Tuesday, December 2, 2008


You know what's a funny word? Bulwark. According to dictionary.com, bulwark means "to serve as a bulwark." Okay, so the verb part of the definition doesn't help. But the noun part does. Bulwark means "a person, thing, or concept that is a defense or protection."

To be honest, I don't trust the dictionary. Listen to the word: "bulwark." It sounds like some sort of beast, perhaps mythical. I can't decide if the bulwark can fly or not. He is certainly carnivorous. But then it occurred to me. The dictionary gives the modern definition, but doesn't give the word origin. The origin must be something like this:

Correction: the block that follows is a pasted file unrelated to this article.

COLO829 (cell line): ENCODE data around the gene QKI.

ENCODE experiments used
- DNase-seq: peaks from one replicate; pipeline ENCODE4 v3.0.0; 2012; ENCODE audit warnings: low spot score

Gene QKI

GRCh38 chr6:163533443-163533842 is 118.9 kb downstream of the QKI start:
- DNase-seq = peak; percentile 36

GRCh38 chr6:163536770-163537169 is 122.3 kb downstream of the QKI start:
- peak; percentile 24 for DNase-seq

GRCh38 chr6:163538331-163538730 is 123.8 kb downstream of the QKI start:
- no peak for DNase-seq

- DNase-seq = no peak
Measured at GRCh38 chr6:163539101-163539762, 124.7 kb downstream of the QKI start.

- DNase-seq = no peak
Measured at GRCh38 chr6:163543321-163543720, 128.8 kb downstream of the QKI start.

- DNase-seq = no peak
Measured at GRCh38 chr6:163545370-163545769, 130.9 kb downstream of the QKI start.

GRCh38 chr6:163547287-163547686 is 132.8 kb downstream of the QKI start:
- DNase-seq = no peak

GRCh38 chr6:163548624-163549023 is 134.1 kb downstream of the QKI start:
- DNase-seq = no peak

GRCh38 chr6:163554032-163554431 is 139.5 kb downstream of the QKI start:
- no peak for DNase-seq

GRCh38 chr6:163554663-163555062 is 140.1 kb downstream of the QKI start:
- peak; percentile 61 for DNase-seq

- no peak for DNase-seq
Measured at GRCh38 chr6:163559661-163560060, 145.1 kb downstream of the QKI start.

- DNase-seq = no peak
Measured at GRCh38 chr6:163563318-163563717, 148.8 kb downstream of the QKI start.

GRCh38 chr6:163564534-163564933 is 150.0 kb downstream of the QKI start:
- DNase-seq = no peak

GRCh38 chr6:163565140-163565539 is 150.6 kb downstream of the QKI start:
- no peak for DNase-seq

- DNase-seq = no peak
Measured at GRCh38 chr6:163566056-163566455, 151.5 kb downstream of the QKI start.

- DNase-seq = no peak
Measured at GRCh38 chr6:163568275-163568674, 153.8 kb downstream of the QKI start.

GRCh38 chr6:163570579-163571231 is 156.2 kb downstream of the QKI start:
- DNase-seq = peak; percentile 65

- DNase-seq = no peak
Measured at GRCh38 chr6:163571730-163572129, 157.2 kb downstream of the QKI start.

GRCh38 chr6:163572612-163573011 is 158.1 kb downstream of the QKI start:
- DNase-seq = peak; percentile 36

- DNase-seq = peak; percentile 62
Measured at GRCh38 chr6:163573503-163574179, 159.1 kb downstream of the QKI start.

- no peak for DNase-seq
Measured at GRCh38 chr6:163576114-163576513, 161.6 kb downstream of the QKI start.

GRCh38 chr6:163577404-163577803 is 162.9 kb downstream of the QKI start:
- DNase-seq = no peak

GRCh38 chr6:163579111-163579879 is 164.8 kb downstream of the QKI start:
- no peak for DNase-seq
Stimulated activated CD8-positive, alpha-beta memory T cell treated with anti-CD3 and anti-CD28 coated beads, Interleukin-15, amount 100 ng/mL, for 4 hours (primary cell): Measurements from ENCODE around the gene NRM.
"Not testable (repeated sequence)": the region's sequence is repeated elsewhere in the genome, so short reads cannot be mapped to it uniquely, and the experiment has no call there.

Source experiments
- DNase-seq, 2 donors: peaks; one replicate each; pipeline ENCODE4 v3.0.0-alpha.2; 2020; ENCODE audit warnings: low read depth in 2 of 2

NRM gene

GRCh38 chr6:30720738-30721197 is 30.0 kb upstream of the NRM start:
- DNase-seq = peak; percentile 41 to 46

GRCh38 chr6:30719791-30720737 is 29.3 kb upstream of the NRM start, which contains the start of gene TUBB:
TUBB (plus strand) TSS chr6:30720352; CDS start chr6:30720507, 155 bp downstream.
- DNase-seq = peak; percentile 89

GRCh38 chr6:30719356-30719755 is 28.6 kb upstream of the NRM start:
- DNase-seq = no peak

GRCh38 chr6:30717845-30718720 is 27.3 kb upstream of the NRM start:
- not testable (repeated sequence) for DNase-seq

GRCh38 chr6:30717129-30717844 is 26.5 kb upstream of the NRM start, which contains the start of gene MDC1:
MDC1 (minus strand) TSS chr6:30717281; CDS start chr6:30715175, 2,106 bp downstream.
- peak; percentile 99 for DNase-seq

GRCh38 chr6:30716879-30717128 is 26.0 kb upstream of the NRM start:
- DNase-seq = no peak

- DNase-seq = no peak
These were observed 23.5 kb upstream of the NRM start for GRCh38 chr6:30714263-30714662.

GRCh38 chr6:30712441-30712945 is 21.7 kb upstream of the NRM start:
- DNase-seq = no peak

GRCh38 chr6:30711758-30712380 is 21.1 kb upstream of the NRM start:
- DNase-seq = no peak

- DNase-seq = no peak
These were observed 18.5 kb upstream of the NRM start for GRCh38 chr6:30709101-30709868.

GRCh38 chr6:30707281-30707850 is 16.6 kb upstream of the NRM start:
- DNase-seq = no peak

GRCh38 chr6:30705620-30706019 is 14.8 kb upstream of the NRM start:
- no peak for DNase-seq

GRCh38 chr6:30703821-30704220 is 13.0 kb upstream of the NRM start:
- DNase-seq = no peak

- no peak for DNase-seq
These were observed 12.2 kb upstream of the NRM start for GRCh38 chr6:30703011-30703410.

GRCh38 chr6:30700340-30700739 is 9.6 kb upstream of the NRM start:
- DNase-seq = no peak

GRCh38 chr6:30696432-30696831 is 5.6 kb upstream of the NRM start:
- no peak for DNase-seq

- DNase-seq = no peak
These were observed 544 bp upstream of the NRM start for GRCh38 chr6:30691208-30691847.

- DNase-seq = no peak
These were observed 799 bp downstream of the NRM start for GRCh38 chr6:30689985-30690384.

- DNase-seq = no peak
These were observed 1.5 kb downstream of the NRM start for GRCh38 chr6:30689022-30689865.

In ancient times, the mighty bulwark roamed the Earth, terrorizing villages in search for flesh. Eventually, man domesticated the beast, and the bulwark served as a sentinel, or watchdog, for the village, keeping it safe from animal attack or enemy towns. Hence, the term "bulwark" has come to mean something that gives protection. It is unclear if the bulwark could fly, or if it ever existed, but stories of the bulwark date back to the Ancient Greeks.

Ah, what a noble history for the mighty bulwark!

1 comment:

  1. You know what I think about this post?

    It's a bunch of Bulwark